I guess the most common cases of human trafficking would be 50/50 cases. Those are exploitation cases about girls who take the 50/50 deal. Those cases are about girls in need of assistance with their migration. But since the Dutch government so cleverly blocked any way of receiving any legal assistance with their migration, due to some law it seems, they have to turn to people willing to help them in an illegal way. Obviously few people risk to burn their hands on that, and this is the opening this government provides for the traffickers to come into play.
These people offer help to these girls with their migration, in exchange for 50% of their income during their stay. Essentially they're doing exactly they same thing as an unemployment agency does for other jobs, except that it's illegal. Why is it illegal again if unemployment agencies can do for other jobs? Well, simple, because it's about sex! The fact that it's also about work doesn't matter, people are still scared shit about sex, because apparently it's a huge taboo for many people. That's why!
Now, since these girls don't have any other options (why? because the fucking government blocked it, that's why!), the girls are basically forced to accept their help. And because they are more or less forced to accept these people their help, and they're making a lot of money on it, it's basically called exploitation, which falls under the human trafficking law.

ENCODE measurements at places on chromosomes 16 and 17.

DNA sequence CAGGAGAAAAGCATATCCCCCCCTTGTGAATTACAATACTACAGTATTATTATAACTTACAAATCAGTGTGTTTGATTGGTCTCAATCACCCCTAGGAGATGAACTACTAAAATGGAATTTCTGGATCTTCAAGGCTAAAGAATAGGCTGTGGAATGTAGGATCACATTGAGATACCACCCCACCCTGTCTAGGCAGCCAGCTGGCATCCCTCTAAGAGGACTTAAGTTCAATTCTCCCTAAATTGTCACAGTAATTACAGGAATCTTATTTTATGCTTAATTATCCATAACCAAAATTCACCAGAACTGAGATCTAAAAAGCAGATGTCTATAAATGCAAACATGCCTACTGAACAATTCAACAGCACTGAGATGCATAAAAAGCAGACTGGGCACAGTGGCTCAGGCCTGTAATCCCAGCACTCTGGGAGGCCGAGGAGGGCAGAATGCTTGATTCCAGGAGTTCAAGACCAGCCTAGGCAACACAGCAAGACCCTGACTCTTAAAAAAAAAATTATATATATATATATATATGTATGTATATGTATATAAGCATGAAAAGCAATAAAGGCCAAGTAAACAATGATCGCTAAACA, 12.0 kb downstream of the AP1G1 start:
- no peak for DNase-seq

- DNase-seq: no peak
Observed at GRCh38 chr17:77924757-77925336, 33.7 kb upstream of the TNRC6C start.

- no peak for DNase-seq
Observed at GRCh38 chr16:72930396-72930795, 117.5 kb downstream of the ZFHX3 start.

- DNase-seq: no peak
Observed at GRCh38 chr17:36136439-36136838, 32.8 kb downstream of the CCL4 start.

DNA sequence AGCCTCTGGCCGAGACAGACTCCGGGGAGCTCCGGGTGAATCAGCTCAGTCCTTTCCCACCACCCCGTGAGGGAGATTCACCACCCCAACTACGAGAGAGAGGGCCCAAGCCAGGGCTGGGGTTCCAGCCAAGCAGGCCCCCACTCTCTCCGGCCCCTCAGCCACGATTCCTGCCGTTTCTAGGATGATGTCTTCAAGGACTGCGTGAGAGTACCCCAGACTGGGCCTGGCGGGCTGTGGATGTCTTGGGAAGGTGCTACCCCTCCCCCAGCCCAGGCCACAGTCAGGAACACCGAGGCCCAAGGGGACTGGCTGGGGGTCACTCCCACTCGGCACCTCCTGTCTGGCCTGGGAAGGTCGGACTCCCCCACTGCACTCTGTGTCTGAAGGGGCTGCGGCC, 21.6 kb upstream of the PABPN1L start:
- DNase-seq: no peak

So, there you have it people. Our own government is the one blocking the only other option girls have from avoiding human traffickers, with a law that ironically enough is meant to prevent human trafficking. But as usual, this is the way things work in prostitution. Politicians making laws to prevent human trafficking, that eventually only increase human trafficking in stead of reducing it, only because the politicians have trouble to embrace prostitution because some religious nuts and radical feminists have issues with it.